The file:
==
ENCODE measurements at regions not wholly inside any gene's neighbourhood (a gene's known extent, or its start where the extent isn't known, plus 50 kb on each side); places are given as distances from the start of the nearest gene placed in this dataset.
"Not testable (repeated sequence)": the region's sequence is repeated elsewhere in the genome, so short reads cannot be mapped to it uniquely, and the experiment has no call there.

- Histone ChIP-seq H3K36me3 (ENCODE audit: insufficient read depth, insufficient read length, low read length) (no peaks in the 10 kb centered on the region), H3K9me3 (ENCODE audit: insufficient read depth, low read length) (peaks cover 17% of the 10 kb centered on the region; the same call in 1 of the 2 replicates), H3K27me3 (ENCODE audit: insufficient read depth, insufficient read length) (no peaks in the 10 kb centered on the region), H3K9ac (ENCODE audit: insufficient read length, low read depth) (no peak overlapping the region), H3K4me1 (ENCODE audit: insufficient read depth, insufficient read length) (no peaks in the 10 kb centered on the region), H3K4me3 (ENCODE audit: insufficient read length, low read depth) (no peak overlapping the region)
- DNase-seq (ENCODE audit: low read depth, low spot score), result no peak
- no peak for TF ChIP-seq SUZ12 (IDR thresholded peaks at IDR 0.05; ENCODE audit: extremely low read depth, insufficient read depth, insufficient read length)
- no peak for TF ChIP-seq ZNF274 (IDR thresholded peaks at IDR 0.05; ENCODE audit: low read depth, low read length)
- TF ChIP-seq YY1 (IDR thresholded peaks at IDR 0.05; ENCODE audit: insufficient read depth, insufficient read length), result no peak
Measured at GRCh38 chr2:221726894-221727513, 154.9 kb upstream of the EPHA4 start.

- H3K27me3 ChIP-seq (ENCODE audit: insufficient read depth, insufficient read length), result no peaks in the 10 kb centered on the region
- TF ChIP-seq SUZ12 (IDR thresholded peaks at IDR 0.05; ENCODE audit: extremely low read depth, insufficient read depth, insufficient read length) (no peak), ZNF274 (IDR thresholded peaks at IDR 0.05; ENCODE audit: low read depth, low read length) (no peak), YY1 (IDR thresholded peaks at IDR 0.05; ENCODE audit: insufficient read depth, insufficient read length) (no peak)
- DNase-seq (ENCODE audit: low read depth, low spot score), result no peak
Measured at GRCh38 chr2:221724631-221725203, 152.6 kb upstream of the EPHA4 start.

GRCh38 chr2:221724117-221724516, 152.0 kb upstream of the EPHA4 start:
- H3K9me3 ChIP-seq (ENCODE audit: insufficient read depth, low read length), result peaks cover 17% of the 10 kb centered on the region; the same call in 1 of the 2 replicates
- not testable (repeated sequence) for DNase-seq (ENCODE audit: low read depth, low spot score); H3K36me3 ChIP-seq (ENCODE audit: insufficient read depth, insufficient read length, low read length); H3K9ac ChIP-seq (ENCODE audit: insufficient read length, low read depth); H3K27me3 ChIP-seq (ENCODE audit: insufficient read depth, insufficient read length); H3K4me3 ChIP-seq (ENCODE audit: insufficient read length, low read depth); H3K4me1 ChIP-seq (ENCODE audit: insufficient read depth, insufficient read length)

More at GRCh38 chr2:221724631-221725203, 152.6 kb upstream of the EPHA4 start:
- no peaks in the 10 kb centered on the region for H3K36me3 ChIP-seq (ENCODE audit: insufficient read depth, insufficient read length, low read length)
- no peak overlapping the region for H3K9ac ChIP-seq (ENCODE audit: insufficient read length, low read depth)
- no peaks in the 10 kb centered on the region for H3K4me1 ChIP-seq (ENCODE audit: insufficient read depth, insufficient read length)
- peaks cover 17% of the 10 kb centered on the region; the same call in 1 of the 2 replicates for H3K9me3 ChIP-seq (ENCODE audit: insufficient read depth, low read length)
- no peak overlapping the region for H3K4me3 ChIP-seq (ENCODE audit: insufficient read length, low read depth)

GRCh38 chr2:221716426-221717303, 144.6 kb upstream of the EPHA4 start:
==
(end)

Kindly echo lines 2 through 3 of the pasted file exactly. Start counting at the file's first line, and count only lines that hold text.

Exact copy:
"Not testable (repeated sequence)": the region's sequence is repeated elsewhere in the genome, so short reads cannot be mapped to it uniquely, and the experiment has no call there.

- Histone ChIP-seq H3K36me3 (ENCODE audit: insufficient read depth, insufficient read length, low read length) (no peaks in the 10 kb centered on the region), H3K9me3 (ENCODE audit: insufficient read depth, low read length) (peaks cover 17% of the 10 kb centered on the region; the same call in 1 of the 2 replicates), H3K27me3 (ENCODE audit: insufficient read depth, insufficient read length) (no peaks in the 10 kb centered on the region), H3K9ac (ENCODE audit: insufficient read length, low read depth) (no peak overlapping the region), H3K4me1 (ENCODE audit: insufficient read depth, insufficient read length) (no peaks in the 10 kb centered on the region), H3K4me3 (ENCODE audit: insufficient read length, low read depth) (no peak overlapping the region)